Uriah

[yoo-rahy-uh]
noun
  1. Also Douay Bible, U·ri·as [yoo-rahy-uh s] /yʊˈraɪ əs/. Also called Uriah the Hittite. the husband of Bathsheba, and an officer in David's army. II Sam. 11.
  2. a male given name: from a Hebrew word meaning “God is light.”
Dictionary.com Unabridged Based on the Random House Unabridged Dictionary, © Random House, Inc. 2018

Examples from the Web for uriah

Historical Examples of uriah

  • Uriah Heep may be a crawling creature; but his crawling takes him upstairs.

  • Uriah Mott, private, mustered out with company May 24, 1863.

    War from the Inside

    Frederick L. (Frederick Lyman) Hitchcock

  • The other's tone was delightfully envious of Uriah's good fortune.

    The New Land

    Elma Ehrlich Levinger

  • Uriah couldn't help bragging a little as he told his good fortune.

    The New Land

    Elma Ehrlich Levinger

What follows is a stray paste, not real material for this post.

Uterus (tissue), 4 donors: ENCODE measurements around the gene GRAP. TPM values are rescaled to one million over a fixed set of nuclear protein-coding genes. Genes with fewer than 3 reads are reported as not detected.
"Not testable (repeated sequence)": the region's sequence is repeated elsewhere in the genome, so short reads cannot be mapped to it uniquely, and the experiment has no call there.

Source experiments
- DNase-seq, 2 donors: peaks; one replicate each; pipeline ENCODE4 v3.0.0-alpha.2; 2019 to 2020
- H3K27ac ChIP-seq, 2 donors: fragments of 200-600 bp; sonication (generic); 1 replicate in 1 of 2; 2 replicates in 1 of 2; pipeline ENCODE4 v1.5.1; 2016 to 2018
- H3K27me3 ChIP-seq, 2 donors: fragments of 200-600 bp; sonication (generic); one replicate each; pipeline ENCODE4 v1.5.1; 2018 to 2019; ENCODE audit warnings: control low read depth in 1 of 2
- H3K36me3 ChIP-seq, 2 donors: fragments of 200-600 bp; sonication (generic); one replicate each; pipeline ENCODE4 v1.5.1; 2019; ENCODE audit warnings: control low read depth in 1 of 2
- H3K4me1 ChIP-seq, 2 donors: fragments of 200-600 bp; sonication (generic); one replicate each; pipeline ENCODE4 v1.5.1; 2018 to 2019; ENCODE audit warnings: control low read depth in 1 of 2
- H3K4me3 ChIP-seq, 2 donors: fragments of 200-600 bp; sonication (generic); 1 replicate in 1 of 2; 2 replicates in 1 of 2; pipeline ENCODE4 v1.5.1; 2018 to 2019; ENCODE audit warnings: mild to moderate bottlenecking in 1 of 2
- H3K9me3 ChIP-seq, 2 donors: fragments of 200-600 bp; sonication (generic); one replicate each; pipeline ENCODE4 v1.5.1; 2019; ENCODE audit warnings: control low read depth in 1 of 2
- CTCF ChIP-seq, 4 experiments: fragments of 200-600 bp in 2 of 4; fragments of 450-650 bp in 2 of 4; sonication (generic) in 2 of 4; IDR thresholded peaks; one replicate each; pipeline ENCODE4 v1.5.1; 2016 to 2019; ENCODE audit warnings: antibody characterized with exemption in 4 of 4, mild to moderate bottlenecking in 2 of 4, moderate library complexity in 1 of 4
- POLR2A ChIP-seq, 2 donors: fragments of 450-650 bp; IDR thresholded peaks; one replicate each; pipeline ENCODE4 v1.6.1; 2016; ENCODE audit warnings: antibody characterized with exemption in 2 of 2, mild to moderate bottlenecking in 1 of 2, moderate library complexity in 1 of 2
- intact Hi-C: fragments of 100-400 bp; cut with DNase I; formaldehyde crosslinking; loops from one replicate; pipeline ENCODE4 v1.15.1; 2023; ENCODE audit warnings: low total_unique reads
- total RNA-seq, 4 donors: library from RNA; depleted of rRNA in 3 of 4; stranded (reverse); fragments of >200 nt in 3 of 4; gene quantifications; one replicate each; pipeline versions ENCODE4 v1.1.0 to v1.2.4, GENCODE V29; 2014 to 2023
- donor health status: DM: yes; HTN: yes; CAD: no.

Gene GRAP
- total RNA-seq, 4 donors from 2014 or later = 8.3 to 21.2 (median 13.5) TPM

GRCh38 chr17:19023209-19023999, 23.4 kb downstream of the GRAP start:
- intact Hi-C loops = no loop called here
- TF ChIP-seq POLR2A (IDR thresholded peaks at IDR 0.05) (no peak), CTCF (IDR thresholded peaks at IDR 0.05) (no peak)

• Poor Uriah has been disposed of, and now the lady sends you to look for his bones.


British Dictionary definitions for uriah

Uriah

noun
  1. Old Testament a Hittite officer, who was killed in battle on instructions from David so that he could marry Uriah's wife Bathsheba (II Samuel 11)
Collins English Dictionary - Complete & Unabridged 2012 Digital Edition © William Collins Sons & Co. Ltd. 1979, 1986 © HarperCollins Publishers 1998, 2000, 2003, 2005, 2006, 2007, 2009, 2012

Word Origin and History for uriah

Uriah

masc. proper name, in Old Testament, the Hittite husband of Bathsheba; of non-Hebrew (possibly Horite) origin, but explained by folk etymology as Hebrew Uriyyah, literally "flame of the Lord." Uriah Heep, character from Dickens' "David Copperfield" (1850) sometimes is invoked as the type of a hypocritically humble person.

Online Etymology Dictionary, © 2010 Douglas Harper